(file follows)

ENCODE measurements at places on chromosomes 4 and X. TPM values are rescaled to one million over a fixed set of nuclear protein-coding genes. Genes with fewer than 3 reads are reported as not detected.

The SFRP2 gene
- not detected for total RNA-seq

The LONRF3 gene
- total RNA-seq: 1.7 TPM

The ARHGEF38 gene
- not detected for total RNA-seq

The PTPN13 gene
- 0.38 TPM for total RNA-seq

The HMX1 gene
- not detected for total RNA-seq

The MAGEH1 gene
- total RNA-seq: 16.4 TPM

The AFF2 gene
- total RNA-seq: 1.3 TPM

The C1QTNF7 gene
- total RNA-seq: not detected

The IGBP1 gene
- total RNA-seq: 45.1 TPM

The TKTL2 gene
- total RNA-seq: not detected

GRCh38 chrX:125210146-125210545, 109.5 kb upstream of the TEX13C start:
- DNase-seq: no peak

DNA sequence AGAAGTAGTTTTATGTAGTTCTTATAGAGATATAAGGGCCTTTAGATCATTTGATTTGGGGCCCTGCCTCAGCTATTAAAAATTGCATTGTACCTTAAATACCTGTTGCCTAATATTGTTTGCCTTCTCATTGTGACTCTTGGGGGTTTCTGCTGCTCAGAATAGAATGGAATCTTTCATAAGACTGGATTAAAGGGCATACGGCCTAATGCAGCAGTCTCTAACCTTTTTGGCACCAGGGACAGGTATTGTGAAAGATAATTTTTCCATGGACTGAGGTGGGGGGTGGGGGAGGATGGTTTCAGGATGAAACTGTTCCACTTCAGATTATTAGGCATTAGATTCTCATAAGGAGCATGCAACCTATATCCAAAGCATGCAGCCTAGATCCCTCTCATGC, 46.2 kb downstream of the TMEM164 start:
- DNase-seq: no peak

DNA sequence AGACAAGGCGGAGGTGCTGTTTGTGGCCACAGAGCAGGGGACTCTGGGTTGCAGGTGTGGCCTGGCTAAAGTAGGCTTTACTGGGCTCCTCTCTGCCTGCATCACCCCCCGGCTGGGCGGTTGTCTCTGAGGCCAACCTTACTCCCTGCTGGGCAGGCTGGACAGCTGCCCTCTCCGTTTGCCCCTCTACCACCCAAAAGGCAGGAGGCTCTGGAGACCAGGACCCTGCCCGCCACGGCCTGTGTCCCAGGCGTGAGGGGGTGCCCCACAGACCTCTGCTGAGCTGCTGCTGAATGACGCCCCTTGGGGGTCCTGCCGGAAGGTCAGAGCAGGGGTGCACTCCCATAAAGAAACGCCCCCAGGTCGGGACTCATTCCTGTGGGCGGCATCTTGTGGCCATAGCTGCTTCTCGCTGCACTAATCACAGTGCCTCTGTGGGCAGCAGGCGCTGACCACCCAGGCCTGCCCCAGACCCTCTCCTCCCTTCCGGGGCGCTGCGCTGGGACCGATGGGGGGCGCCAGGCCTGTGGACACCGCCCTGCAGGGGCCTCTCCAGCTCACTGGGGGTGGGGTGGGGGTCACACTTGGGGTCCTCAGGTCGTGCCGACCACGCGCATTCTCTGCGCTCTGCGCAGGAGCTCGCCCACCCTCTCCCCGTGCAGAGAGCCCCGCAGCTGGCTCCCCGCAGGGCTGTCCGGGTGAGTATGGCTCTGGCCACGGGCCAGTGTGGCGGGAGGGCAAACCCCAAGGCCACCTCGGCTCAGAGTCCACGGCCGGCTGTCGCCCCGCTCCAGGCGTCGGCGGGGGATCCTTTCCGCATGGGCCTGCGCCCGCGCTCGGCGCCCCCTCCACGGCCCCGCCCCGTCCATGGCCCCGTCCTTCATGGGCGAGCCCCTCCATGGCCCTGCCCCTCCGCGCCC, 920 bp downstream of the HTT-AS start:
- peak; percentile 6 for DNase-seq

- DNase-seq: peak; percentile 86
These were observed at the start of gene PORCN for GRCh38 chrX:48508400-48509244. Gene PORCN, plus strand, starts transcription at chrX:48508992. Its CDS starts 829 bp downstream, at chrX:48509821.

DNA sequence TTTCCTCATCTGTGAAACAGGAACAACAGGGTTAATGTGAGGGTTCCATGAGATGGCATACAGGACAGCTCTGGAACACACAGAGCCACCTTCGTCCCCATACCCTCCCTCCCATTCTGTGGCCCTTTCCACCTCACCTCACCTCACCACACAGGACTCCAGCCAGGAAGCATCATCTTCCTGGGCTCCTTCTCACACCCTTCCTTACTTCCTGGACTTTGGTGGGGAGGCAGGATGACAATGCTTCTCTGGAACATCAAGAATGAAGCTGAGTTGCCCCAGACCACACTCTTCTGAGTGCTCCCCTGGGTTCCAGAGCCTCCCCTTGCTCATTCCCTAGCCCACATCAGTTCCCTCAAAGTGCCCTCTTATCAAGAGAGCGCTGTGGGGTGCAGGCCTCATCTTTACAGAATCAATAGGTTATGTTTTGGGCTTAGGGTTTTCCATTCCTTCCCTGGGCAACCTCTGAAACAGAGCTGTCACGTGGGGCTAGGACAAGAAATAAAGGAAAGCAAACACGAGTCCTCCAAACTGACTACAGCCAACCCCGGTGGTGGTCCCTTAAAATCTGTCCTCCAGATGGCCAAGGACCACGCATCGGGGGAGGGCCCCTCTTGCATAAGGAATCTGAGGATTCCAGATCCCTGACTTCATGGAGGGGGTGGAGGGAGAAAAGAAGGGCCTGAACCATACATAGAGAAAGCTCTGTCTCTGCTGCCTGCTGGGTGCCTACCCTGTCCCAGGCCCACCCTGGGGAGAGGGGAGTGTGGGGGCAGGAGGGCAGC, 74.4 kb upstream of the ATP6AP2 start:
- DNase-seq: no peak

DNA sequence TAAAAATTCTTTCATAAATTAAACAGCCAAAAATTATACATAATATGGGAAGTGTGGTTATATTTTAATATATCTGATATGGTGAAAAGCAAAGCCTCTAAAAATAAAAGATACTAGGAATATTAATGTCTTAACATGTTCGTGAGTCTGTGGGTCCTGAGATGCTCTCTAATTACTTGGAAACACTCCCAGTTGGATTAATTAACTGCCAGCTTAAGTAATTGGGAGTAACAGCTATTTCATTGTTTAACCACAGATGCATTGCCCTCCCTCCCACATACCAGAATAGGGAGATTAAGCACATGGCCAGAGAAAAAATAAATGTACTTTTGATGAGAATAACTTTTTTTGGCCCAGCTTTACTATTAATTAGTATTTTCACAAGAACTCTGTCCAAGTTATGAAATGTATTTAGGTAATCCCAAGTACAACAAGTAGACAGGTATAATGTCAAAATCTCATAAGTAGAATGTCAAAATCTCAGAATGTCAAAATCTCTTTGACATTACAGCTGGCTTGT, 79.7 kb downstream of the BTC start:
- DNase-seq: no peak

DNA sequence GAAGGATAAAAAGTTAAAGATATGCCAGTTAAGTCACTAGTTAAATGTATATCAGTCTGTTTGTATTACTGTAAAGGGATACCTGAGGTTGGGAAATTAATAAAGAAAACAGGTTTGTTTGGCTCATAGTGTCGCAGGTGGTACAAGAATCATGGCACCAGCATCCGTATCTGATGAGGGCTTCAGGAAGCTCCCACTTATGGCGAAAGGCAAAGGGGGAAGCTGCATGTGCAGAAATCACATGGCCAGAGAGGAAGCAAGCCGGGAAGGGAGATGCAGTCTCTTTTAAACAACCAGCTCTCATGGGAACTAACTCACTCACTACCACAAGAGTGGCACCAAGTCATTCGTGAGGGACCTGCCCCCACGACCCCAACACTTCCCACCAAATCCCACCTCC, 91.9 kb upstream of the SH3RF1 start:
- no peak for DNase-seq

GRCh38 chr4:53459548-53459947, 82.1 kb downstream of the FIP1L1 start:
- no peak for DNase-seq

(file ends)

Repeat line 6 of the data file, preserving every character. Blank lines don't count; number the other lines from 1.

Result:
The ARHGEF38 gene